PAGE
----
Texas scientists overwhelmingly reject antievolution arguments


Scientists at public and private universities in Texas overwhelmingly reject the arguments advanced by the antievolutionists seeking to undermine the treatment of evolution in Texas's state science standards, according to a report just released by the Texas Freedom Network Education Fund. "This survey leaves no doubt that the political crusade against evolution and other attempts to dumb down our public school science curriculum are deeply misguided," TFN Education Fund President Kathy Miller said in a press release. "Texas scientists are clearly worried that failing to provide a 21st-century science education in our public schools will harm our children's chances to succeed in college and the jobs of the future."

The report, entitled Evolution, Creationism, and Public Education: Surveying What Texas Scientists Think about Educating Our Kids in the 21st Century (PDF), details a survey conducted by the TFN Education Fund in conjunction with Raymond Eve, a sociology professor at the University of Texas, Arlington, who is the coauthor with Francis B. Harrold of The Creationist Movement in Modern America (Twayne, 1990). The survey was sent to the 1019 biologists and biological anthropologists on the faculty of all 35 public and the 15 largest private colleges and universities in Texas. The response rate was high — 45% of those surveyed responded. "Their responses should send parents a clear message that those who want to play politics with science education are putting our kids at risk," Eve commented.

The TFN Education Fund's press release summarizes five key findings from the survey: "1. Texas scientists (97.7 percent) overwhelmingly reject 'intelligent design' as valid science. 2. Texas science faculty (95 percent) want only evolution taught in science classrooms. 3. Scientists reject teaching the so-called 'weaknesses' of evolution, with 94 percent saying that those arguments are not valid scientific objections to evolution. 4. Science faculty believe that emphasizing 'weaknesses' of evolution would substantially harm students' college readiness (79.6 percent) and ability to compete for 21st-century jobs (72 percent). 5. Scientists (91 percent) strongly believe that support for evolution is compatible with religious faith."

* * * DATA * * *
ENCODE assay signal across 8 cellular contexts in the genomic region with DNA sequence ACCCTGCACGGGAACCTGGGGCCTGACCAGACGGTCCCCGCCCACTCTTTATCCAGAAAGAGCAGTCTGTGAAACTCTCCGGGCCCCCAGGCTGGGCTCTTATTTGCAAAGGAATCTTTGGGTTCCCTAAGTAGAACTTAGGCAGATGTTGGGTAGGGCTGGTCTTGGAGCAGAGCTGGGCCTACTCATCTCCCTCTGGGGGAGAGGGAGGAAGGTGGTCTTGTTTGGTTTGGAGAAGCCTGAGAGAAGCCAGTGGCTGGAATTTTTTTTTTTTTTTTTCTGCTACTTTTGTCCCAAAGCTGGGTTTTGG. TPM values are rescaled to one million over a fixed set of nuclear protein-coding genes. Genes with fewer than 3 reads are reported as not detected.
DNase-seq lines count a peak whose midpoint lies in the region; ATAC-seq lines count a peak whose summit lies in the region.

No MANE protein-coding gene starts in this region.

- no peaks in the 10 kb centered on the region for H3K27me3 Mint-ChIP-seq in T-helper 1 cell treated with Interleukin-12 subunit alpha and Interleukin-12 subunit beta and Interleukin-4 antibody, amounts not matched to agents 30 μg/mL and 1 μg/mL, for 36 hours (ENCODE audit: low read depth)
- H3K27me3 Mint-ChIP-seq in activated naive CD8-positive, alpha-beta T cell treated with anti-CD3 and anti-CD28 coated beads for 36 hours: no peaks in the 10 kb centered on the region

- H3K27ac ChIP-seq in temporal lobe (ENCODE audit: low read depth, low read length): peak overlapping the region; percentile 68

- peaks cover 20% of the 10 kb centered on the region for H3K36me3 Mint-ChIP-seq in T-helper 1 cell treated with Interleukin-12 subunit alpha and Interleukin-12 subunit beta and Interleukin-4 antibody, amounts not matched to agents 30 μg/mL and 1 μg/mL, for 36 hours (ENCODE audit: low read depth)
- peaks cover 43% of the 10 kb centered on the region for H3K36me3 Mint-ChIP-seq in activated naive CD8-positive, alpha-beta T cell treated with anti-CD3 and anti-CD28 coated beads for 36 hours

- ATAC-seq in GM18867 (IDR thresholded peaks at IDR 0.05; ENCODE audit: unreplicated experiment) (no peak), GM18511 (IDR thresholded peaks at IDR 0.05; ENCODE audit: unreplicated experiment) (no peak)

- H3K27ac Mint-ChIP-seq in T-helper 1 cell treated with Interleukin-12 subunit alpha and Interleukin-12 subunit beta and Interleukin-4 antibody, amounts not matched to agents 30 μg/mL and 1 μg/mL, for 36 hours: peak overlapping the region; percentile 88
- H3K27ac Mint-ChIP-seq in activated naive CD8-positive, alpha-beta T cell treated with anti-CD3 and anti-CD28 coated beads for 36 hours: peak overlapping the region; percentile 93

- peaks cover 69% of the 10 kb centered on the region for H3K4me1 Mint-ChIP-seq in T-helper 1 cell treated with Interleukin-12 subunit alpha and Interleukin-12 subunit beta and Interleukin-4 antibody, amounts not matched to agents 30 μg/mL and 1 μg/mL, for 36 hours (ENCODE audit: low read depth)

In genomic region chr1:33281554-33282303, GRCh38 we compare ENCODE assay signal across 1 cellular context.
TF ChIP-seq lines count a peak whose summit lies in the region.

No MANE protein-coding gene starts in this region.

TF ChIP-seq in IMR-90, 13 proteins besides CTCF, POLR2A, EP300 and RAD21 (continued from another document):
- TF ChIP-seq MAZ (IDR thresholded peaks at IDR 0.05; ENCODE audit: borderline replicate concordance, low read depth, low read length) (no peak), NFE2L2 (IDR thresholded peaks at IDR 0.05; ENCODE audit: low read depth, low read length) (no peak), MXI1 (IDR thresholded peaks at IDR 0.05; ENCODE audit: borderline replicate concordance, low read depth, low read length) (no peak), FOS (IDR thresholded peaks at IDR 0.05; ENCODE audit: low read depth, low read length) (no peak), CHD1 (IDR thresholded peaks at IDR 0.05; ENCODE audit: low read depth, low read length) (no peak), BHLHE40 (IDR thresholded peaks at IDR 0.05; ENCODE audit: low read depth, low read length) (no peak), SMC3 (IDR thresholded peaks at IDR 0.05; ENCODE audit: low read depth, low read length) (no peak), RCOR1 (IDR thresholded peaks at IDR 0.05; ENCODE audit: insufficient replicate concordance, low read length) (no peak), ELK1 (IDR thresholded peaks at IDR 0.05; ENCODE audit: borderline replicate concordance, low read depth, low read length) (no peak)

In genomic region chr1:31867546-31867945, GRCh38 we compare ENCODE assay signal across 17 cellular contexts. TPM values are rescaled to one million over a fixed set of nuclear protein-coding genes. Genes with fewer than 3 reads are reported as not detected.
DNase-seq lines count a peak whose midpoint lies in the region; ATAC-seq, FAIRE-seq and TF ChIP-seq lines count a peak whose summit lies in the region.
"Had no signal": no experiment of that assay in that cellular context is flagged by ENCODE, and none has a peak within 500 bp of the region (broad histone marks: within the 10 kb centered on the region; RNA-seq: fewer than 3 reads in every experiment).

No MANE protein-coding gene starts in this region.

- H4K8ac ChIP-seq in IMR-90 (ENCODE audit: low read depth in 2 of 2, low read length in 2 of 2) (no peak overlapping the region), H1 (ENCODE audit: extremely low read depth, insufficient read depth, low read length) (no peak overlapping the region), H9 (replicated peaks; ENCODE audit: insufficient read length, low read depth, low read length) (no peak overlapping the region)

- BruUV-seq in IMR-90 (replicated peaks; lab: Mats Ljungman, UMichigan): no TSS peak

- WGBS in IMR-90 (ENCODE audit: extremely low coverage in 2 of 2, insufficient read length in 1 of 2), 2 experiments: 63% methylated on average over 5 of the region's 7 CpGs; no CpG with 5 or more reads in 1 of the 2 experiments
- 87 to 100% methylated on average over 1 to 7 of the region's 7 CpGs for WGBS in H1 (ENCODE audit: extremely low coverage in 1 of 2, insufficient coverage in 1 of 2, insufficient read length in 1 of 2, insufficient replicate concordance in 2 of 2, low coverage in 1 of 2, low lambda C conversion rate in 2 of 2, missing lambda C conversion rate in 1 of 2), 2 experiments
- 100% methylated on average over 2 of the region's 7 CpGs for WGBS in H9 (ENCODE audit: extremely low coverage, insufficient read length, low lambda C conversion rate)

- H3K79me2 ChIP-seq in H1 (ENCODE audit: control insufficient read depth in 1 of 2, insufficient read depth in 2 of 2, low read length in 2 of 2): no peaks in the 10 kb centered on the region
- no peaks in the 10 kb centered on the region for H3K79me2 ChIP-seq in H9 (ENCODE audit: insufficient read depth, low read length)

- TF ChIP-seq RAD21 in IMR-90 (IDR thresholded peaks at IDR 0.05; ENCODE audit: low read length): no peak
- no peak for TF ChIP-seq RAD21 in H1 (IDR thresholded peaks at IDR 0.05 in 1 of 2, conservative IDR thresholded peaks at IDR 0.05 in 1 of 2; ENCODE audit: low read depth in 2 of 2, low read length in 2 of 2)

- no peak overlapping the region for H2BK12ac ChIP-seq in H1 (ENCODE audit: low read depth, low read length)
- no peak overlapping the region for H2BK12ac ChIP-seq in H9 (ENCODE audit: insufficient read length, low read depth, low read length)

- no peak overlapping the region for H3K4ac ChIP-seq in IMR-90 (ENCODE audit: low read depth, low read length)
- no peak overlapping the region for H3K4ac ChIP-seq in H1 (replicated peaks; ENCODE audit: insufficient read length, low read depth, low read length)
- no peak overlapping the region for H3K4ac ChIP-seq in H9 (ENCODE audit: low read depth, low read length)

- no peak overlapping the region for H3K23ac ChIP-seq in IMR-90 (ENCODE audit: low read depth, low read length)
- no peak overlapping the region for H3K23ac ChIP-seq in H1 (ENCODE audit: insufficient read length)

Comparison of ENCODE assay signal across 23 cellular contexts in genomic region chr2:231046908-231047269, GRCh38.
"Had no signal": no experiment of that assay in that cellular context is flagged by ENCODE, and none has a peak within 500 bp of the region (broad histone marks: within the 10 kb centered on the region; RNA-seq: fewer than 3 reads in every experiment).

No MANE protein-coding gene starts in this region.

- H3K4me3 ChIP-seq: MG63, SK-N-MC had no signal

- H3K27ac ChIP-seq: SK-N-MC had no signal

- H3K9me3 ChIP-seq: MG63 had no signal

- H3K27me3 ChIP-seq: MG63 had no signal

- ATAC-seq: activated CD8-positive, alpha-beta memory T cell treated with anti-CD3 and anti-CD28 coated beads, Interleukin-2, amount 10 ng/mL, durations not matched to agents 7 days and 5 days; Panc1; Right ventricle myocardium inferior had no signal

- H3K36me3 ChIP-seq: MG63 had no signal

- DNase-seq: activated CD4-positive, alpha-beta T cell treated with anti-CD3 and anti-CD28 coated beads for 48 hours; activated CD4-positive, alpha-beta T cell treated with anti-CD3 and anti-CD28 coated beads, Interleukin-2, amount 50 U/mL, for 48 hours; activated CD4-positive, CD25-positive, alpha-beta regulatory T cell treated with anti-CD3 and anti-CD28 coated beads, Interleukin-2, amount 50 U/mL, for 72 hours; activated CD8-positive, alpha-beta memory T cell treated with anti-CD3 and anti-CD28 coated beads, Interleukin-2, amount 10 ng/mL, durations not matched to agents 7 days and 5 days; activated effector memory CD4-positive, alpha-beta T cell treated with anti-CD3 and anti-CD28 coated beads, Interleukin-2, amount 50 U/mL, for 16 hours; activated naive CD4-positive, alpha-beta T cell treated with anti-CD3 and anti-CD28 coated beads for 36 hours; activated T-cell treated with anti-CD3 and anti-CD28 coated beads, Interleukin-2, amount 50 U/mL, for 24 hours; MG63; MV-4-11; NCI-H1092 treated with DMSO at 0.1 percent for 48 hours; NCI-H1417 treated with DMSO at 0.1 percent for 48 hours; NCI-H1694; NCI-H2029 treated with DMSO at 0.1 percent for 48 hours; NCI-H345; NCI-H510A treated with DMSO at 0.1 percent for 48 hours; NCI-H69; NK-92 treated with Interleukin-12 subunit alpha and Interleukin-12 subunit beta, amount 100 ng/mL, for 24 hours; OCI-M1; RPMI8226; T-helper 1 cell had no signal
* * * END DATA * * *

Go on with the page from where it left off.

Evolution, Creationism, and Public Education was released just as the Texas state board of education is preparing to consider a new draft set of state science standards from November 19 to November 21, hearing testimony from the public on November 19. The Dallas Morning News (November 17, 2008) reported that "a majority of members have voiced support for retaining the current mandate to cover both strengths and weaknesses of major scientific theories, notably evolution, in science courses." But the TFN Education Fund's Kathy Miller told the newspaper that it would be a mistake for the board not to heed the clear consensus of Texas science professors: "This survey leaves no doubt that the political crusade against evolution and other attempts to dumb down our public school science curriculum are deeply misguided."